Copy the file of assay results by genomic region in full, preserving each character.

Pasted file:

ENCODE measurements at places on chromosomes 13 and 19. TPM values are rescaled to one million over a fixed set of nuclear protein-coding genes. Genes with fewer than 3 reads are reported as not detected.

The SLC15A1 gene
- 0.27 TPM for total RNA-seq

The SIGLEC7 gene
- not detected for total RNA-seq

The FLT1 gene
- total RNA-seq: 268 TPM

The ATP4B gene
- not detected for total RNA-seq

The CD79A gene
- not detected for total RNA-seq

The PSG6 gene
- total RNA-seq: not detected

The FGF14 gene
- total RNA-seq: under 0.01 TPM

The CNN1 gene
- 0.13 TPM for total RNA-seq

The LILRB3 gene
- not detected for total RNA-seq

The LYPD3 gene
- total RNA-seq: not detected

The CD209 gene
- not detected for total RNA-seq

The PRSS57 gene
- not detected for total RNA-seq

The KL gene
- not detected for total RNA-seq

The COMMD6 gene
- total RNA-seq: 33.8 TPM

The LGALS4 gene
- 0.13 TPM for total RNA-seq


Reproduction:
ENCODE measurements at places on chromosomes 13 and 19. TPM values are rescaled to one million over a fixed set of nuclear protein-coding genes. Genes with fewer than 3 reads are reported as not detected.

The SLC15A1 gene
- 0.27 TPM for total RNA-seq

The SIGLEC7 gene
- not detected for total RNA-seq

The FLT1 gene
- total RNA-seq: 268 TPM

The ATP4B gene
- not detected for total RNA-seq

The CD79A gene
- not detected for total RNA-seq

The PSG6 gene
- total RNA-seq: not detected

The FGF14 gene
- total RNA-seq: under 0.01 TPM

The CNN1 gene
- 0.13 TPM for total RNA-seq

The LILRB3 gene
- not detected for total RNA-seq

The LYPD3 gene
- total RNA-seq: not detected

The CD209 gene
- not detected for total RNA-seq

The PRSS57 gene
- not detected for total RNA-seq

The KL gene
- not detected for total RNA-seq

The COMMD6 gene
- total RNA-seq: 33.8 TPM

The LGALS4 gene
- 0.13 TPM for total RNA-seq